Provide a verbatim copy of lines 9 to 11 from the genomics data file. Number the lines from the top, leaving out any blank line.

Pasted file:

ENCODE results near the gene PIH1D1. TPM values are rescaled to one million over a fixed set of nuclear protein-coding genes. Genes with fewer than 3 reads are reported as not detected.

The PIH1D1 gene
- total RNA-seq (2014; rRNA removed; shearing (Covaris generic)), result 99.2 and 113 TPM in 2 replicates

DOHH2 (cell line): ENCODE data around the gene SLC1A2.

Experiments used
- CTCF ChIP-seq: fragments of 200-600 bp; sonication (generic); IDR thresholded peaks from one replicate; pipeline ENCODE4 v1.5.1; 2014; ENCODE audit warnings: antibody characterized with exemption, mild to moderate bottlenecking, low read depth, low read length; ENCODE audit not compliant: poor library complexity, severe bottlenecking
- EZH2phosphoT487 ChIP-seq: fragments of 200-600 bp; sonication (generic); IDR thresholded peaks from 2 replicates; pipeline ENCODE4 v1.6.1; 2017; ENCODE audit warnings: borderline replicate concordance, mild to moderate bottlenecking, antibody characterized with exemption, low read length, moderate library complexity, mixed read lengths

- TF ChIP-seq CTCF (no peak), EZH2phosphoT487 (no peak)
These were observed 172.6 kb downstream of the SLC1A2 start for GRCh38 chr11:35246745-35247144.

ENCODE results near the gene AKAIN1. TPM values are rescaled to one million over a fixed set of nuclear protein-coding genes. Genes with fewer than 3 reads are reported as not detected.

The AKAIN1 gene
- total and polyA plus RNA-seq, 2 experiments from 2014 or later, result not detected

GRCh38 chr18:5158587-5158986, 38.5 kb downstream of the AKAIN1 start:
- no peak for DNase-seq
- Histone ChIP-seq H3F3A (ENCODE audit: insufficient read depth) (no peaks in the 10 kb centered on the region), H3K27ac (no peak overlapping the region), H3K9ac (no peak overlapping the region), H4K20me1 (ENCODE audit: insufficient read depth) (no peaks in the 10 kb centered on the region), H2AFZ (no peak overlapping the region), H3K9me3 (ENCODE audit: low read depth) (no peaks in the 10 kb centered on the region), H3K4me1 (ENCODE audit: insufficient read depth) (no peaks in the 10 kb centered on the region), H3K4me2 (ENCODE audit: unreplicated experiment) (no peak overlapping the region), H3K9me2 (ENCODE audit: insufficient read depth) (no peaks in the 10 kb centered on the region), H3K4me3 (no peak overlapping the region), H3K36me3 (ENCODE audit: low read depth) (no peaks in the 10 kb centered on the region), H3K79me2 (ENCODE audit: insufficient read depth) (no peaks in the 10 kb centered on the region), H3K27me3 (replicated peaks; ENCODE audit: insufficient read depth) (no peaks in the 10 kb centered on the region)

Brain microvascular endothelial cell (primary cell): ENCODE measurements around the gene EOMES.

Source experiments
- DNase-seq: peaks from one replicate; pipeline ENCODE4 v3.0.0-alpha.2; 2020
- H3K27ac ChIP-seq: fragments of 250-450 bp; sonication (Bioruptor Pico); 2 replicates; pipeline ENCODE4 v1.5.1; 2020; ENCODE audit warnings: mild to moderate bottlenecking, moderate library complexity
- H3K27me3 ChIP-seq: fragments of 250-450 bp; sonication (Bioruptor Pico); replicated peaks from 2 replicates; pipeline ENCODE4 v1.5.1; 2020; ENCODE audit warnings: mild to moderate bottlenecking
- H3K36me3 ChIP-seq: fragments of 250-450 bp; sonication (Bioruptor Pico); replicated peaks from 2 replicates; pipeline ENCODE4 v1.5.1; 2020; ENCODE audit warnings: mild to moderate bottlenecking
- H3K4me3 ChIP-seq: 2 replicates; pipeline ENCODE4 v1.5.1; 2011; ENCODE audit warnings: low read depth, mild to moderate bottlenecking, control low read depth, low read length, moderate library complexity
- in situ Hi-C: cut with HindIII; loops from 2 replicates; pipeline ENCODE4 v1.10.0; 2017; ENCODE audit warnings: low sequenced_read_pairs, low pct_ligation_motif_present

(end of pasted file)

These were observed 172.6 kb downstream of the SLC1A2 start for GRCh38 chr11:35246745-35247144.

ENCODE results near the gene AKAIN1. TPM values are rescaled to one million over a fixed set of nuclear protein-coding genes. Genes with fewer than 3 reads are reported as not detected.

The AKAIN1 gene